2017: The year economics trumps politics2017: The year economics trumps politics
Three trends that will be driven by the "call to action" people are feeling.
December 8, 2016
We asked industry thought-leaders to share their predictions for 2017. Here's what Kyle Garner, CEO of Organic India, had to say.
I think the broader political backlash will be reflected in the natural products industry and supplements in a way that will benefit businesses like mine! I see this small group of consumers that are committed to “doing food right” and treating Earth better bleeding into the supplement space more. This will be driven by the “call to action” people are feeling. I’m already seeing it with people in the industry. Basically, the thinking is that the government isn’t going to push doing the right thing for the planet, so we need to work even harder to drive it through consumer demand.
I think this means we will see more focus on quality food-based ingredients and a continued move toward WHOLE food, herbs, etc. Just like we have seen whole food supplements move from a niche to a broader mass play, I think we will see that with the impact of those ingredients on the planet.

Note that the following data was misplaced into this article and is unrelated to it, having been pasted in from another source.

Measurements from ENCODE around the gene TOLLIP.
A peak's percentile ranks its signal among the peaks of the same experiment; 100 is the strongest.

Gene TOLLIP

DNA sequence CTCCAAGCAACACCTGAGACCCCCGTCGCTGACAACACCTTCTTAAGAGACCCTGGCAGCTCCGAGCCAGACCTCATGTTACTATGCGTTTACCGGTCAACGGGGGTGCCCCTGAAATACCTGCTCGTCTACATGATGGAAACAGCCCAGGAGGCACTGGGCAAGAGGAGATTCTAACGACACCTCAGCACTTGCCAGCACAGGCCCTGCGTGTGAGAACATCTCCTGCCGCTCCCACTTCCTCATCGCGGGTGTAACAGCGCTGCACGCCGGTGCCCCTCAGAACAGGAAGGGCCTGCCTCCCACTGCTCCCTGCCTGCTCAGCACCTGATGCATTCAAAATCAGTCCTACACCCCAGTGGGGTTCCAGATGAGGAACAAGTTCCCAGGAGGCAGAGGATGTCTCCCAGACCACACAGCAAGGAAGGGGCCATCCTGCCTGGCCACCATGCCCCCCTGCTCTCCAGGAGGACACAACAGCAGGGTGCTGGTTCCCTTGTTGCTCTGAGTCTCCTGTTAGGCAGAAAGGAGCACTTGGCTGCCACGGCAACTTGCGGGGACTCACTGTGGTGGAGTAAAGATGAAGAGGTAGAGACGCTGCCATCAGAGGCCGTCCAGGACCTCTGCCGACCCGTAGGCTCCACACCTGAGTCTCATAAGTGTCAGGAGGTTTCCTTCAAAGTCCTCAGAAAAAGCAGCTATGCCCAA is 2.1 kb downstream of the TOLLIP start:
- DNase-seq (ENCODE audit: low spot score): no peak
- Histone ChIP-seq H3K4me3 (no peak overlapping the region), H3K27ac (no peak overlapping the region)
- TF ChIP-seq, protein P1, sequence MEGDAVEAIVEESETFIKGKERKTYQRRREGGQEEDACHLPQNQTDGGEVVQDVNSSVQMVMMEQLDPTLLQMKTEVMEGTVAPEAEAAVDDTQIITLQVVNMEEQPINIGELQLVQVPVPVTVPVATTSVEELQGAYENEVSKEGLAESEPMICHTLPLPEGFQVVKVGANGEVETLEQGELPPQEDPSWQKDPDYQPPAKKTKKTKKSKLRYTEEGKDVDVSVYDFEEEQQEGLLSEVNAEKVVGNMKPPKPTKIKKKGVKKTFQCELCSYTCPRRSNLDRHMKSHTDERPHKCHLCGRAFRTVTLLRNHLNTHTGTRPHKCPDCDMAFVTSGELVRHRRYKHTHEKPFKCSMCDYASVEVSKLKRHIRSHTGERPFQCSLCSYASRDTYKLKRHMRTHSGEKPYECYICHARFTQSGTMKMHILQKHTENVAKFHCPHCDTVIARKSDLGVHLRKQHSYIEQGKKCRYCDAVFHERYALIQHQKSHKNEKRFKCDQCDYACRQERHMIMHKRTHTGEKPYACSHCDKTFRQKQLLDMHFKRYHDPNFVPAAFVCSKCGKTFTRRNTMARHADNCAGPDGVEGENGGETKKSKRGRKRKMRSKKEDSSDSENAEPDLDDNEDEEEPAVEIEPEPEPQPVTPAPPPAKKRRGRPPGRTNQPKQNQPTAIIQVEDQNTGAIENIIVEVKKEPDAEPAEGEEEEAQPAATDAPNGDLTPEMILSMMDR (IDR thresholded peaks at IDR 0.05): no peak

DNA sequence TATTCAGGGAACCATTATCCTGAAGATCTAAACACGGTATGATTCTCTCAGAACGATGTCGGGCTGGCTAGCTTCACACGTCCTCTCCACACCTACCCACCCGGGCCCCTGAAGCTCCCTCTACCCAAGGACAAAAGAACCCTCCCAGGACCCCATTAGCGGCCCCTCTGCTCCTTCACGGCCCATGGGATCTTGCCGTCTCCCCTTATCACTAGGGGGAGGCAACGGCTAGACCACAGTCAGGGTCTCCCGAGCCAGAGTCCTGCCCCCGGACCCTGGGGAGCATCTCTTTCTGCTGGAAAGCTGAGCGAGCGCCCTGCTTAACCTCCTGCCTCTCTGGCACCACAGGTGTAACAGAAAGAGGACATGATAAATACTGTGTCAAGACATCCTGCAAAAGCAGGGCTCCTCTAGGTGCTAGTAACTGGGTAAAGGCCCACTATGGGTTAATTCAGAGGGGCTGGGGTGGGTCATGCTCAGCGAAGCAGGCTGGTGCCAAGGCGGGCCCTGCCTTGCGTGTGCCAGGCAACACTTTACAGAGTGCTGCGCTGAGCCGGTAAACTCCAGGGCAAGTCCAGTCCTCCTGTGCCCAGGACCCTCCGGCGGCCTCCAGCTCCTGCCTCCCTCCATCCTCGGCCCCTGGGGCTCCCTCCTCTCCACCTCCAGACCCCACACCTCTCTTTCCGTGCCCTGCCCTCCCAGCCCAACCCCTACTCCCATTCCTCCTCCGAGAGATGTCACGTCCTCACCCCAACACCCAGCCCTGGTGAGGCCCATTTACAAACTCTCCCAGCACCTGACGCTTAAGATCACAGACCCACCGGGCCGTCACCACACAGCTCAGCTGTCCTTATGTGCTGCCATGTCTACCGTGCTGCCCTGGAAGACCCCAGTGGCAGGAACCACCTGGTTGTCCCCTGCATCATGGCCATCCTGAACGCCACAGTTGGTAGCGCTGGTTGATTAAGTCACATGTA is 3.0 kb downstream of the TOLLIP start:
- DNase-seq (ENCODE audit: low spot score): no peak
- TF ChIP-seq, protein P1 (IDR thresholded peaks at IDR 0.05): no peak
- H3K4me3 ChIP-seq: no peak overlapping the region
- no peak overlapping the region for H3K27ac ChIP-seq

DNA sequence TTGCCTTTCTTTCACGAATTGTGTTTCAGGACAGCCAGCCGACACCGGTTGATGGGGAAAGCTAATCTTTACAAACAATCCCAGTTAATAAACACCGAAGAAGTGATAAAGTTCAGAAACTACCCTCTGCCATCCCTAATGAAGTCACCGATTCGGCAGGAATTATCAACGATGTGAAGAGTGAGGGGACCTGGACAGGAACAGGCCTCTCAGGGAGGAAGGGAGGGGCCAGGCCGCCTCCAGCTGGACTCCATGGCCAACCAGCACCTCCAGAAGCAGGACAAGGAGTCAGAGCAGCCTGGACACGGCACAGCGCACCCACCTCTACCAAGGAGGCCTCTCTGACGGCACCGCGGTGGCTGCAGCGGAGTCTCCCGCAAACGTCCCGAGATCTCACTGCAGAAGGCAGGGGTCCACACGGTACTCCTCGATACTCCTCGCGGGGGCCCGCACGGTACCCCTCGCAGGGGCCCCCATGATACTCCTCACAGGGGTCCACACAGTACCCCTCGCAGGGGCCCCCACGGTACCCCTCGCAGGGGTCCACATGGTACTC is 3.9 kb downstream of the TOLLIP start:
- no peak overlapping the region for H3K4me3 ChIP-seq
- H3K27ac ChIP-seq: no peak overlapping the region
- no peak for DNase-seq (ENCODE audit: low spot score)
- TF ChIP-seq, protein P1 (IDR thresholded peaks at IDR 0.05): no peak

I think these consumers will be looking at the broader impact of their choices and seeking products and ingredients that are less damaging to the planet (organic, non-GMO) and potentially having a positive impact (regenerative, soil carbon sequestration, etc). While we have been talking about this for a few years, it is only now coming into consumer consciousness, so I expect it will really begin driving choice.
I also think we will continue to see a push away from the Western-only model of health care, which will allow for more use of Ayurveda and traditional Chinese medicine. I don’t expect either of those to become mainstream in the next year or so, but I certainly think we will see continued uptake. Turmeric set the stage for ashwagandha. The question is what is ashwagandha setting the stage for in 2017 and beyond? We are seeing some early indications on nutrient-dense Ayurvedic ingredients like amalaki (vitamin C) and moringa (iron, vitamins, etc). My guess is we will see others emerging as the science evolves.
Finally, on delivery formats, we continue to see pill fatigue being an issue. Consumers seem very excited about powders and ingredients they can mix into food, drinks and smoothies. I’m sure consumers would be open to liquids, but I’m not sure the technology is there to do this in a meaningful way and I’m guessing that everyone adding a bunch of dead probiotics to every drink possible will soon backfire on us. I’m assuming gummies will continue to grow, but the ability to deliver really unique ingredients in that format is still pretty limited, so I think the mix-in powders could see some strong growth.
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